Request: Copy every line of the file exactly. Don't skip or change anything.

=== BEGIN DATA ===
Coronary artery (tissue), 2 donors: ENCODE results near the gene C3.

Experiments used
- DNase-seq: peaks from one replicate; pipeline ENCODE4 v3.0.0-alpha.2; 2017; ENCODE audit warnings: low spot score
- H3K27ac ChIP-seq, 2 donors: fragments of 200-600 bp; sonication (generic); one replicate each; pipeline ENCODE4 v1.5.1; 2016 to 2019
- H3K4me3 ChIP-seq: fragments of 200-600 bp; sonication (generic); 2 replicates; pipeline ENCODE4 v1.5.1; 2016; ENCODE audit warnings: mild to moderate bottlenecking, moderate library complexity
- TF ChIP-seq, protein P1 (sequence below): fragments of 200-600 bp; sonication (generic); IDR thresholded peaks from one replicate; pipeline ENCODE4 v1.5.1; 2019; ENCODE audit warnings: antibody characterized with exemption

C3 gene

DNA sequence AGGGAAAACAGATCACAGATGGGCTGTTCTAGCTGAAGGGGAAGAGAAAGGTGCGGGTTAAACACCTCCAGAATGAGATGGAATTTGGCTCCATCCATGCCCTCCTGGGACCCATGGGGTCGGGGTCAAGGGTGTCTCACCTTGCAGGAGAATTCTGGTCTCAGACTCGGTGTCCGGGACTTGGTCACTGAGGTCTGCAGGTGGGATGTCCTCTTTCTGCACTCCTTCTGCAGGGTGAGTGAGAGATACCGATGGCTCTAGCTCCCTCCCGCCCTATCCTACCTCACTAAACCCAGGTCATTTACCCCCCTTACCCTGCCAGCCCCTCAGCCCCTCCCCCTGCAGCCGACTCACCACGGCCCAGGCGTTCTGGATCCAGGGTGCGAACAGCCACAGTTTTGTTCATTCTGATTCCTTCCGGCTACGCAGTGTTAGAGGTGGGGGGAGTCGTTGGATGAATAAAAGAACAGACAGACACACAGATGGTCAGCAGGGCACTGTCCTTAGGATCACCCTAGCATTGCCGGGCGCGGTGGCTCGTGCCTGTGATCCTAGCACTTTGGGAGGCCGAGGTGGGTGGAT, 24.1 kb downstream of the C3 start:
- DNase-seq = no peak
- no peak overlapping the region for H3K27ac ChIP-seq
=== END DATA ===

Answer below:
Coronary artery (tissue), 2 donors: ENCODE results near the gene C3.

Experiments used
- DNase-seq: peaks from one replicate; pipeline ENCODE4 v3.0.0-alpha.2; 2017; ENCODE audit warnings: low spot score
- H3K27ac ChIP-seq, 2 donors: fragments of 200-600 bp; sonication (generic); one replicate each; pipeline ENCODE4 v1.5.1; 2016 to 2019
- H3K4me3 ChIP-seq: fragments of 200-600 bp; sonication (generic); 2 replicates; pipeline ENCODE4 v1.5.1; 2016; ENCODE audit warnings: mild to moderate bottlenecking, moderate library complexity
- TF ChIP-seq, protein P1 (sequence below): fragments of 200-600 bp; sonication (generic); IDR thresholded peaks from one replicate; pipeline ENCODE4 v1.5.1; 2019; ENCODE audit warnings: antibody characterized with exemption

C3 gene

DNA sequence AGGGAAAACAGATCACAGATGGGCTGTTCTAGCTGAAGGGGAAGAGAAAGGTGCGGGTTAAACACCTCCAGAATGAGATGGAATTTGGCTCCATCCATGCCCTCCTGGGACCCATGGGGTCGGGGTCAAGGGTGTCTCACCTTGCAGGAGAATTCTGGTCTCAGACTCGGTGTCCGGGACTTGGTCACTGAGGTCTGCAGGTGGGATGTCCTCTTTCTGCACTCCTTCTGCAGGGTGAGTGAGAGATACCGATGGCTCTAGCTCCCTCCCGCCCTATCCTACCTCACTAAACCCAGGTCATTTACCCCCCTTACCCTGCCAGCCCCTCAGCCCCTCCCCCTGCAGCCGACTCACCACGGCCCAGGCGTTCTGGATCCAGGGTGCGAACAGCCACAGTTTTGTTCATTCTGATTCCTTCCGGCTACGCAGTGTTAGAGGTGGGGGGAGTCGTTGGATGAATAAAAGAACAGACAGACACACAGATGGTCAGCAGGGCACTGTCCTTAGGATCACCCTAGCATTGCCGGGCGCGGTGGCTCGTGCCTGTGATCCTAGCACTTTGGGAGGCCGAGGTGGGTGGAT, 24.1 kb downstream of the C3 start:
- DNase-seq = no peak
- no peak overlapping the region for H3K27ac ChIP-seq